Making a PCB – PCB Manufacture Step by Step

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Printed circuit boards (PCBs) are essential components in most electronic devices. They provide the mechanical structure to mount and interconnect electronic components using conductive pathways or traces etched from copper sheets laminated onto a non-conductive substrate. PCBs allow complex electronic circuits to be condensed into much more compact forms than wiring components discretely.

The PCB design and manufacturing process consists of several steps – circuit schematic capture, PCB layout, design checking, manufacturing and assembly. In this comprehensive guide, we will go through the PCB making process step-by-step, from designing the board layout to sending gerber files for fabrication.

PCB Design Steps

The design phase is critical to creating a functional PCB and can be broken down into the following key stages:

Schematic Capture

This involves creating a circuit diagram containing the electronic components and their interconnections. Various electronic design automation (EDA) software tools are available for drawing schematics, with popular options being:

  • Altium
  • Eagle
  • KiCad
  • OrCAD
  • Proteus

The schematic should contain all the components and nets required for the circuit, along with details like reference designators, values, ratings etc. It provides the connectivity map for PCB layout.

PCB Layout

This translates the schematic into the physical PCB layout, representing components as footprints/land patterns. EDA tools allow the PCB outline and dimensions, component locations, routing and other features to be defined. Some layout guidelines include:

  • Partitioning the circuit into appropriate sections
  • Placing components based on connectivity
  • Routing priority for critical signals
  • Maintaining clearance between tracks and pads
  • Allowing sufficient board real estate for component placements and routing

Some layout tips:

  • Group related components together
  • Place connectors on board edges
  • Ensure adequate spacing between conductors
  • Use 90° angles on traces as much as possible

Design Rule Checking

This verifies the PCB layout against specified geometric constraints for manufacturability. Design rules may include:

  • Minimum clearance between conductors
  • Minimum annular ring size for pads
  • Minimum trace width and spacing
  • Aspect ratios on drilled holes

Design rule checks help avoid common errors like trace overlap or insufficient spacing between adjacent copper features. They ensure the board can be fabricated without electrical shorts or open circuits.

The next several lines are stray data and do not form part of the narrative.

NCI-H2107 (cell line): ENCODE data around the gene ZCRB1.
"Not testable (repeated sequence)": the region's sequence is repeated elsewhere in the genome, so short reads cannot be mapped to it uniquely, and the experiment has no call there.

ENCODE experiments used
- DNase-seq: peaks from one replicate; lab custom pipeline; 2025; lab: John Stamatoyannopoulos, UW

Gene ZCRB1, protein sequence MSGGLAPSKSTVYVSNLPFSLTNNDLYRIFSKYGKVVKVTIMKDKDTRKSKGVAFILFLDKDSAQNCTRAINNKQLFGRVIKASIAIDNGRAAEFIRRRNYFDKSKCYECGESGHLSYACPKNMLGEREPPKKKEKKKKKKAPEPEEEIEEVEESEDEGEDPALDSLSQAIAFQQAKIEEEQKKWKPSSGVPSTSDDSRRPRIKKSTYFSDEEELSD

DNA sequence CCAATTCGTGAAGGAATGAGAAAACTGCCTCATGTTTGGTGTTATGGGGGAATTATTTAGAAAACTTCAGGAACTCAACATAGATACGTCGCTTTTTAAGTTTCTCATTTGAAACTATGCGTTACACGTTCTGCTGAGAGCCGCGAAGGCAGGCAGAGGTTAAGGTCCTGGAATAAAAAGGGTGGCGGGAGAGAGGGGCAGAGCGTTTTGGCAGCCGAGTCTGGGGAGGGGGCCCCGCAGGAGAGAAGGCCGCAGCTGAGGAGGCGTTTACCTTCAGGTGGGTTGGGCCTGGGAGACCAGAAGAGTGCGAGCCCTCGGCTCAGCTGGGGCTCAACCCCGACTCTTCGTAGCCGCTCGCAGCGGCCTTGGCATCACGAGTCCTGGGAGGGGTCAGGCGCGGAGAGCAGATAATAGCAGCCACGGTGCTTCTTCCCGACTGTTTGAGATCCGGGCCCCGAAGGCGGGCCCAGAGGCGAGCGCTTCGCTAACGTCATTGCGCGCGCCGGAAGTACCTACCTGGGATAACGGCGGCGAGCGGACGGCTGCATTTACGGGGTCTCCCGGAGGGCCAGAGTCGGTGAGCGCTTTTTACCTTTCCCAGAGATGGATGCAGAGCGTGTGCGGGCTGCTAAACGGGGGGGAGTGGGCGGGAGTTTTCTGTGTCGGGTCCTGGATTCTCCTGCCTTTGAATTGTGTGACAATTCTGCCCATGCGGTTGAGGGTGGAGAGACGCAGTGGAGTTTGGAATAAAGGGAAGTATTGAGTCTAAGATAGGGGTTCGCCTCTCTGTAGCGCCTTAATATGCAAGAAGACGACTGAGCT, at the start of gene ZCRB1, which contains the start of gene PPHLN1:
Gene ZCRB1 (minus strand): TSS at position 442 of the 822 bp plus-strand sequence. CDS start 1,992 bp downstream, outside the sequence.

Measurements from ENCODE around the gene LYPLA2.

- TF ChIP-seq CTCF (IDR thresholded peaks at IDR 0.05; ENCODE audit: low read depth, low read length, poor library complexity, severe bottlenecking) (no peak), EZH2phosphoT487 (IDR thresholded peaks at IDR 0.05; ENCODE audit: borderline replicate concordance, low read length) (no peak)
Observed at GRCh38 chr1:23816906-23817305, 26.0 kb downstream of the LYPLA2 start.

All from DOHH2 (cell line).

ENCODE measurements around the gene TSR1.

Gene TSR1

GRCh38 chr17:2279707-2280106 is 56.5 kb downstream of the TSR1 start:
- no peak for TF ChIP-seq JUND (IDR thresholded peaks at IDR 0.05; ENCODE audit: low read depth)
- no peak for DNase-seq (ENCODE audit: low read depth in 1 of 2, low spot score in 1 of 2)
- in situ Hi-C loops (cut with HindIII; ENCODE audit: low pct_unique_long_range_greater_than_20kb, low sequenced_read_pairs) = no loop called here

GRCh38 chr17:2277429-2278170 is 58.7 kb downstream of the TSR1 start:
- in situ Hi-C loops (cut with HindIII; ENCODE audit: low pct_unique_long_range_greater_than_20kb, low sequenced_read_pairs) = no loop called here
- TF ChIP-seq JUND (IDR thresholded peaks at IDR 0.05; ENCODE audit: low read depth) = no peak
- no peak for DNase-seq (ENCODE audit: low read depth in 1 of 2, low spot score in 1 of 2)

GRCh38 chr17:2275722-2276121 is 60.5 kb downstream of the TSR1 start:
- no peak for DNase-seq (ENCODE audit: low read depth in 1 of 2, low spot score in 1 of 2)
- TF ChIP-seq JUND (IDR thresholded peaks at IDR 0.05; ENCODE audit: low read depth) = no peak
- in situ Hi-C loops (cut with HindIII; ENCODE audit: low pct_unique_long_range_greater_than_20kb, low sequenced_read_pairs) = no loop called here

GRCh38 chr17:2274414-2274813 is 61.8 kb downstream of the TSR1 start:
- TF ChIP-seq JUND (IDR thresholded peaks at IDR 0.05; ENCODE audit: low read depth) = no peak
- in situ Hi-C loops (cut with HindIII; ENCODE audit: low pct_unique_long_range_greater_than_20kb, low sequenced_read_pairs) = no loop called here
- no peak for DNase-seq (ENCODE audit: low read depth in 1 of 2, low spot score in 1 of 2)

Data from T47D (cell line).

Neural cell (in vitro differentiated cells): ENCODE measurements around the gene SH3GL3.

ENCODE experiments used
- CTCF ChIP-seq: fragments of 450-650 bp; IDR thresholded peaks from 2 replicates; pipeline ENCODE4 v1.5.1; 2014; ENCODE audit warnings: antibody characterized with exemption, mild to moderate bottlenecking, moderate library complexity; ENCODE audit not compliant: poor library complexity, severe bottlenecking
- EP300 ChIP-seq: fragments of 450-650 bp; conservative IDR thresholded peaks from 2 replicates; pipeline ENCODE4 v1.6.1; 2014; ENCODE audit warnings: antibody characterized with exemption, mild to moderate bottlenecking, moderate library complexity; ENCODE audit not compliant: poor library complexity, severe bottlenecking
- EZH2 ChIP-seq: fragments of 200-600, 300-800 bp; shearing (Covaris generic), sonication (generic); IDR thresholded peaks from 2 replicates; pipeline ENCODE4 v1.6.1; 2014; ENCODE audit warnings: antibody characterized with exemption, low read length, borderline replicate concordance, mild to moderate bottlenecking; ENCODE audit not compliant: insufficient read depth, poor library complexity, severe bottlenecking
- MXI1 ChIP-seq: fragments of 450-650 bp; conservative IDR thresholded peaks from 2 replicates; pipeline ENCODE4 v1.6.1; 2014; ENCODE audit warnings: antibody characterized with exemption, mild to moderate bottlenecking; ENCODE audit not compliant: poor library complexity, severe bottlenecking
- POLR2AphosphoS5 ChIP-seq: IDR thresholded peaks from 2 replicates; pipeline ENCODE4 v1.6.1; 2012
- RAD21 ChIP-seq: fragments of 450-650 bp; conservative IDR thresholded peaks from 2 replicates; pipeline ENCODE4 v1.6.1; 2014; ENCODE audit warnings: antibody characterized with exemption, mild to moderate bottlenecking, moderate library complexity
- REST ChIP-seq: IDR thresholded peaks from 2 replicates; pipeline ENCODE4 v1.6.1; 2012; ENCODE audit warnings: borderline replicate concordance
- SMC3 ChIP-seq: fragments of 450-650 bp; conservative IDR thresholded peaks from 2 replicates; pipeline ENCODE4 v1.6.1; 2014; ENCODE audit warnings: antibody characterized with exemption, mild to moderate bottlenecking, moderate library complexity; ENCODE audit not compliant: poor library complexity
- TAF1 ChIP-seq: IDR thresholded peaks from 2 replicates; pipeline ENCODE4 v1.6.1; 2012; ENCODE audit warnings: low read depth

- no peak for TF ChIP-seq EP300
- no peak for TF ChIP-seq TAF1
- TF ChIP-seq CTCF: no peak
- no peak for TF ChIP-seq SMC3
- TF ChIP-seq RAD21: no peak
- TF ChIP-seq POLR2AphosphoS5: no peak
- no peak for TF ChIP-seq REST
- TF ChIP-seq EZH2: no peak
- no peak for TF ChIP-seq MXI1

Generating Manufacturing Files

Once the PCB layout is finalized, the EDA tool is used to generate the files needed for board fabrication and assembly, including:

  • Gerber files – for photo plotting copper layers
  • Drill files – for numerically controlled (NC) drilling
  • Bill of materials (BOM) – component list for assembly
  • Centroid file – for automatic component placement

PCB Manufacturing Process

Professional PCB manufacturers typically go through the following sequence of steps for fabrication, depending on the board complexity and layer count:

Prototype vs Production

Low volume prototype PCBs may be fabricated individually using manual processes whereas volume production PCBs are manufactured in panel form for better efficiency.

Sourcing Materials

The laminate, copper foils, soldermask and other materials are sourced by the PCB company. Common substrates include FR-4 glass epoxy, Rogers, ceramic and polyimide.


The gerber files are used to image or photo plot the land pattern artwork onto the copper layers for the various PCB layers. Photoresist is coated, exposed to UV through the gerber patterns and then developed. This forms a protective mask on the copper surface.


The exposed copper without resist coating is etched away chemically, leaving only the desired conductive pattern on the PCB layers. Common etching techniques include conveyorized spray etching and print/etch processes.


The individually etched innerlayers are stacked up in the designed sequence along with pre-preg bonding sheets. This board stack is laminated under pressure and temperature to bond the layers together.


Holes are precision drilled for mounting and interconnecting components. Excellent registration is critical to ensure vias connect the correct pads on each layer. CNC drilling machines with optical alignment are commonly used.

Plating and Coating

The walls of drilled holes are plated with copper to provide conduction between layers. Other coatings like solder mask, silkscreen, gold fingers etc. are applied as per the board finish requirements.

Routing and Scoring

Individual PCB outlines are routed from the panel using carbide bits or lasers. Profiling and V-scoring may be employed for boards requiring post-assembly depanelization.

Electrical Testing

Finished boards undergo testing to verify electrical connectivity and isolate any manufacturing defects before shipment. Testing methods include flying probe, fixture-based and ICT (in-circuit test).

Final Finish

A protective coating like ENIG (electroless nickel immersion gold) may be applied to exposed copper pads to prevent oxidation. The boards are then electrically tested, inspected and packed for delivery.

PCB Assembly Process

Makar Technology, Forres

After receiving fabricated bare boards from the PCB manufacturer, electronic components are mounted and soldered to assemble the finished circuit board assembly (PCBA). This is either done manually or using automated assembly processes for volume production.

Some key SMT (surface mount technology) assembly steps are:

Paste Printing

Solder paste is stencil printed onto pads on the PCB to provide adhesive and metallization for surface mount device (SMD) attachment. Squeegeeing pushes paste through stencil apertures.

Component Placement

SMDs are accurately placed onto the solder paste deposits on the board using automated pick and place machines. High speed equipment can populate thousands of components per hour.

Reflow Soldering

The populated board passes through a reflow oven with temperature profiles designed to melt the solder paste and attach components. The solder joints then cool down and solidify to form both mechanical and electrical connections.